My name is Anthony, I live in Dorset and I’ve given up watching Broadchurch.
Oh God that feels good.
This is my first blog in ages and it’s about Broadchurch, the crime show that is filmed near where I live in Dorset oh and other places too that the Dorset Echo never refer to but for the record include Clevedon – where my Auntie Hilary lives – Exeter, North Devon and I think possibly Sherborne where my wife and I once saw Jill Dando driving an Aston Martin DB5.
Broadchurch is big down here, well as big as anything can get in West Dorset, the local paper the Dorset Echo when not covering such important stories as a man not being able to use the staff toilet in Superdrug* have a massive stiffy for the show. Their website has a special section for it and details everything down to the minutist detail – we’ve had stories about the cast – understandable, they are big stars! The locations – it’s a beautiful place, who doesn’t want to see it as often as possible? The shops and restaurants where it’s filmed – hmm not so interested to be honest, not so much as an article, more a free advert for featured establishments. The filming schedule – losing me now, and the self-proclaimed “Broadies” who organised a coach trip around the locations – the Dorset ones only mind, a trip up to Clevedon wouldn’t have been cost effective – and I’m gone.
The thing is that I don’t think it’s that good.
This isn’t a reaction against the populist nature of the show, or the mass coverage it gets down here. I’m not really that bothered with the list of mistakes that appeared in the papers at the weekend nor do I really care about the generic “Alright my lover!” West Country accents that bedevil the show – if the producers had gone for a full on Dorset accent like the one my father in law has then nobody would have understood a bloody word. I’ve known him 19 years and still struggle to know what he’s talking about half the time.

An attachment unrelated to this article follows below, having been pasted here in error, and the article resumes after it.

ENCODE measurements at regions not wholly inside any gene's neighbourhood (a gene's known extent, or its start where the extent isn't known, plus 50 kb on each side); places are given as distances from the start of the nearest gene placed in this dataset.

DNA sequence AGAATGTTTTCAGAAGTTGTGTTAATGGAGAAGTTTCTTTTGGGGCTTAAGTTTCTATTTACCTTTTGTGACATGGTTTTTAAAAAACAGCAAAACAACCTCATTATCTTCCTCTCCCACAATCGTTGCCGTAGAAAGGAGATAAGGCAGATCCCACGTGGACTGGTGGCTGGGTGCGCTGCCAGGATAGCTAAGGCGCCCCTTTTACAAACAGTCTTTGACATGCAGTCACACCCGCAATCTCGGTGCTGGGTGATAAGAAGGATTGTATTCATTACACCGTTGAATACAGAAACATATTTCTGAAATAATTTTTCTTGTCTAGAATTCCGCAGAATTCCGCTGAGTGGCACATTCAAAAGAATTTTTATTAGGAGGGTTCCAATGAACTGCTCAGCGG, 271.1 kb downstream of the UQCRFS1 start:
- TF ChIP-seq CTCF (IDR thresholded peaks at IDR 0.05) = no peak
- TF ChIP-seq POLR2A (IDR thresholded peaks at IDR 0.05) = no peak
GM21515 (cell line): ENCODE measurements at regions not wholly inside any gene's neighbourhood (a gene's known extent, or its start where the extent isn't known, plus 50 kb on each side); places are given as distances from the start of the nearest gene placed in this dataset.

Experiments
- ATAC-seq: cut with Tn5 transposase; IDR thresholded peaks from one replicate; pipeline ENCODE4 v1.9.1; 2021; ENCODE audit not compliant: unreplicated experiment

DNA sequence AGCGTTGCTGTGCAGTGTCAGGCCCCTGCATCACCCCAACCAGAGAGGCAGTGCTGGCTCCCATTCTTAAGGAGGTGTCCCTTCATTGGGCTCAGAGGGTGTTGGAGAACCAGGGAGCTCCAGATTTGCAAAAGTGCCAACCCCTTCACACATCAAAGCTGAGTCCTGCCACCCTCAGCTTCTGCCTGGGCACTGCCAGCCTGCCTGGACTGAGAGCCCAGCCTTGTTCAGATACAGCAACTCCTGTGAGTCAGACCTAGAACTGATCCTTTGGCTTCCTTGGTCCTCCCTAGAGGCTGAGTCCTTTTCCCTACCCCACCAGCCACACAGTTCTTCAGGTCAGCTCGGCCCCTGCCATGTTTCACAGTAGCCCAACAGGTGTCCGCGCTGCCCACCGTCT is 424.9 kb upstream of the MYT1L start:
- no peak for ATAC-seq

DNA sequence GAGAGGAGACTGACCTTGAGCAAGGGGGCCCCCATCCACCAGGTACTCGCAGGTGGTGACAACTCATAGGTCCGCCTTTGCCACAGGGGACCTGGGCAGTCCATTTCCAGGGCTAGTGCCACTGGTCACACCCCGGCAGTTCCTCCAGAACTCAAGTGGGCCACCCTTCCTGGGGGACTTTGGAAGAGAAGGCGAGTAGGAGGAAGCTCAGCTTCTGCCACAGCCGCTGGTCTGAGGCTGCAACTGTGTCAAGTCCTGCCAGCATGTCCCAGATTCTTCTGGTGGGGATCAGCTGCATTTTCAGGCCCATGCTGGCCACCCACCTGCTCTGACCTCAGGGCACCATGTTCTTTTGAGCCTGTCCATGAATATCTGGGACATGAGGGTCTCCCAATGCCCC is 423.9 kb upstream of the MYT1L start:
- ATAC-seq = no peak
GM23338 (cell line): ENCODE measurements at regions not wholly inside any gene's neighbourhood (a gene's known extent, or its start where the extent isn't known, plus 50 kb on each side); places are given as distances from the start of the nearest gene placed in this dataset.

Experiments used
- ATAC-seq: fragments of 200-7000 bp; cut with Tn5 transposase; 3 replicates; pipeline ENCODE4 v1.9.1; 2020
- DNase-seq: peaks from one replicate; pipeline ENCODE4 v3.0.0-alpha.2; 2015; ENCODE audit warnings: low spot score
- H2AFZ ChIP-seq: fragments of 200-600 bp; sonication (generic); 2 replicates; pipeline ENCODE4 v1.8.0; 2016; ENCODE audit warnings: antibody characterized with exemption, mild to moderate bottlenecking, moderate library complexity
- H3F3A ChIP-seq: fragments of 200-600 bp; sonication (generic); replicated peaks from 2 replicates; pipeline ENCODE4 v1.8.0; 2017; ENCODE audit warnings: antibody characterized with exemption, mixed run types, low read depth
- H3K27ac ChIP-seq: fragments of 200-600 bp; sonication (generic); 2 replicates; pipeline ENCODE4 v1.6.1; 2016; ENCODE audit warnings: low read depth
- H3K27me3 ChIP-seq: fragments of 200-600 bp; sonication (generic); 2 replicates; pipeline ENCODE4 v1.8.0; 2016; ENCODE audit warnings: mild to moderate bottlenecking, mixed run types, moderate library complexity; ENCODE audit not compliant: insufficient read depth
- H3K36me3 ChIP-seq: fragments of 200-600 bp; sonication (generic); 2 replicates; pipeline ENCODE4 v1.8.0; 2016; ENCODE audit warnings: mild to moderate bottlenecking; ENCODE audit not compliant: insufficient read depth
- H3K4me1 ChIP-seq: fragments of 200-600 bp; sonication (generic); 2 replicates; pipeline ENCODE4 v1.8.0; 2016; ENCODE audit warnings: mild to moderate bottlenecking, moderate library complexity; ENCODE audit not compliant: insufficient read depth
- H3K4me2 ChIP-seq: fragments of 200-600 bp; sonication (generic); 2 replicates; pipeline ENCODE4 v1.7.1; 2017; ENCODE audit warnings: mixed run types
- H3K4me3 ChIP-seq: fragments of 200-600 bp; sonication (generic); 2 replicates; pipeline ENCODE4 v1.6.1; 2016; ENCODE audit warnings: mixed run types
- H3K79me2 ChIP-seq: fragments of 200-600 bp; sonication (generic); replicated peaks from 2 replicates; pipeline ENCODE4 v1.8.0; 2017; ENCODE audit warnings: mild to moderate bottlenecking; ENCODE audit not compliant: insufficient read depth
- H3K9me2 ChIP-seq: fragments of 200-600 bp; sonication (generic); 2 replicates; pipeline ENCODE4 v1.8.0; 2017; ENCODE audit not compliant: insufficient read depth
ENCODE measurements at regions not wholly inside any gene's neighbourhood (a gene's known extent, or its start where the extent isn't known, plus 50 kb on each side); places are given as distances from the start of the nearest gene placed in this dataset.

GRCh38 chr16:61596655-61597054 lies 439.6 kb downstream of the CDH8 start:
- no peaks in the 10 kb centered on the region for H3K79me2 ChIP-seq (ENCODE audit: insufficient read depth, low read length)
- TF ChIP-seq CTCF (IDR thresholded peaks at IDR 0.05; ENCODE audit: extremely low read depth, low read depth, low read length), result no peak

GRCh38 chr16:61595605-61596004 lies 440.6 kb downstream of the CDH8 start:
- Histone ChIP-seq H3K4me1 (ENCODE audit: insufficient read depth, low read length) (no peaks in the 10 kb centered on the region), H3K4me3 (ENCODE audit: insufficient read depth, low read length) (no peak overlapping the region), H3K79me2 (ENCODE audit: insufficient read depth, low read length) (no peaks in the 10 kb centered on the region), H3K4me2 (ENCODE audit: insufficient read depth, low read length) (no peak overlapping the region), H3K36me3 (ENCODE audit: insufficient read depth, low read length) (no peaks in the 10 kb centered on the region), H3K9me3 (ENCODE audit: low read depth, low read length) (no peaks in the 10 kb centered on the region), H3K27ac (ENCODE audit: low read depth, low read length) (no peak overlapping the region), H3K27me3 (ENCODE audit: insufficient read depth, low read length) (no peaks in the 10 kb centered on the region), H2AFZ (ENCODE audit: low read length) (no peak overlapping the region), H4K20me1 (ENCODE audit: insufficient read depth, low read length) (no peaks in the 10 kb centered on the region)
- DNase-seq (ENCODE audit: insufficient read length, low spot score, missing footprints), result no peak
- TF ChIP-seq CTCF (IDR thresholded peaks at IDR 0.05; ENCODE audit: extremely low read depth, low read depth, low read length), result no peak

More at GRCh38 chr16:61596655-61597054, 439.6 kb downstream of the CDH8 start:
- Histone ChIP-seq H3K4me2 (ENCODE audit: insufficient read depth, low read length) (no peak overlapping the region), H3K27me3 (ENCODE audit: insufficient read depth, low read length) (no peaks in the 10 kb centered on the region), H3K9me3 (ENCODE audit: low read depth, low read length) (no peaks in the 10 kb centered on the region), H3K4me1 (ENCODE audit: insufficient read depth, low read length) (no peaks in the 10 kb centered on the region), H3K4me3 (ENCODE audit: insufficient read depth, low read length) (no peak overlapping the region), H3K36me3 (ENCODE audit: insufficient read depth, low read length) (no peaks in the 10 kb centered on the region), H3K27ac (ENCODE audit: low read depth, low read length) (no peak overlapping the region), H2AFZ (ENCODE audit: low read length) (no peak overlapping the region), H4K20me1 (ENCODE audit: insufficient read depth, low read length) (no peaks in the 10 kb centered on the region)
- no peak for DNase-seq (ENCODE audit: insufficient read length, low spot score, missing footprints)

We’ve had conversations over the years that have gone like this:
Him: “Something, mumble, something, mumble, something, lardy cake.”
Me: “Did you see that thing about cows on the news?”
Him: “Thaaaaat’s whaaaaaat eye’ve bin taaaalking ‘bout!!!!” **
No I just don’t rate it. I think I know what the producers were going for, a reaction to the Scandinavian dramas that BBC4 have shown on recent years and which I have watched and have enjoyed – save for the ending of the series three of The Killing, what the hell was that about?!? So they’ve aimed impressively high but they don’t quite make it.
The main stumbling block for me is that I don’t like any of the characters in the show – no not even national treasure Olivia Coleman – she’s great as always but she’s not sympathetic but rather she’s pathetic and weak and gets trampled oncontinuously by everybody else in the show. I know that in the second series he’s been through a trauma which might explain that but she was like that in the first series before she went through all that. Danny’s family – horrible the lot of them. That bald bloke who works for Danny’s dad – a yokel simpleton – I could go on – nobody in the show warms the heart and I don’t care for them.